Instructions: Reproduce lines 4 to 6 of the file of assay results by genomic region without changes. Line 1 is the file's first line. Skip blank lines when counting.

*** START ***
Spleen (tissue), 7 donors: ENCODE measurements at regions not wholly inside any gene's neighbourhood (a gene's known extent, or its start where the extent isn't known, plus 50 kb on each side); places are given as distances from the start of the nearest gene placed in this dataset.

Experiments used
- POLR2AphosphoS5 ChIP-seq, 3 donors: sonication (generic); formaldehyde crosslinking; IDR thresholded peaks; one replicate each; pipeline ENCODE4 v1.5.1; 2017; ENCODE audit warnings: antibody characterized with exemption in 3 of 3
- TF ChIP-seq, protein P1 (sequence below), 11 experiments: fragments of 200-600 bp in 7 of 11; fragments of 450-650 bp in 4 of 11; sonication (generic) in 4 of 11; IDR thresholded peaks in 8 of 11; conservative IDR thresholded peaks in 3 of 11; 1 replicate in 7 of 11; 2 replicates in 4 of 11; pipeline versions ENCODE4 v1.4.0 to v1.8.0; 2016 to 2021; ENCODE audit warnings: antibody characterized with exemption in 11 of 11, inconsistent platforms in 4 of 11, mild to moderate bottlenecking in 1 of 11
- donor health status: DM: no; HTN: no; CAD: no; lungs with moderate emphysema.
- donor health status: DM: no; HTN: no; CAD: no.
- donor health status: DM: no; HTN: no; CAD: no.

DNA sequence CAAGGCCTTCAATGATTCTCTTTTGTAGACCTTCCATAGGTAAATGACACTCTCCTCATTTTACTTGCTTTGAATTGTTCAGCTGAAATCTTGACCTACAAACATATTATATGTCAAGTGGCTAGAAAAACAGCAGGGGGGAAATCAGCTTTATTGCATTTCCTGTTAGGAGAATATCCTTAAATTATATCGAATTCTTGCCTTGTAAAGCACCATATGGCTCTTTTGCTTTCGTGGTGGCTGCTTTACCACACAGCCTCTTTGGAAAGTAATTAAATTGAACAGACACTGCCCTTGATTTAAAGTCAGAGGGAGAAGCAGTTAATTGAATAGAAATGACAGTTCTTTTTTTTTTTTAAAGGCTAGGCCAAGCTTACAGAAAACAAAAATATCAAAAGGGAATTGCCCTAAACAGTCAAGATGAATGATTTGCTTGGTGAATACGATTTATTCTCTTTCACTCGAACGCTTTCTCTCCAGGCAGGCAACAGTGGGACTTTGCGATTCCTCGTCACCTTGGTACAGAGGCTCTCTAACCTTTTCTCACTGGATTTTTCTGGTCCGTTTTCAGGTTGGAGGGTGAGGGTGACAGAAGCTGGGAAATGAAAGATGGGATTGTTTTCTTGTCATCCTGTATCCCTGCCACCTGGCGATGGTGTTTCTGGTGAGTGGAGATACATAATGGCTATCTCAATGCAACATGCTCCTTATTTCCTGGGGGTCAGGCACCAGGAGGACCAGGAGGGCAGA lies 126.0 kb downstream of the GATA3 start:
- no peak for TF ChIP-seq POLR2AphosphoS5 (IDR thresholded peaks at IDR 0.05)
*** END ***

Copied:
- TF ChIP-seq, protein P1 (sequence below), 11 experiments: fragments of 200-600 bp in 7 of 11; fragments of 450-650 bp in 4 of 11; sonication (generic) in 4 of 11; IDR thresholded peaks in 8 of 11; conservative IDR thresholded peaks in 3 of 11; 1 replicate in 7 of 11; 2 replicates in 4 of 11; pipeline versions ENCODE4 v1.4.0 to v1.8.0; 2016 to 2021; ENCODE audit warnings: antibody characterized with exemption in 11 of 11, inconsistent platforms in 4 of 11, mild to moderate bottlenecking in 1 of 11
- donor health status: DM: no; HTN: no; CAD: no; lungs with moderate emphysema.
- donor health status: DM: no; HTN: no; CAD: no.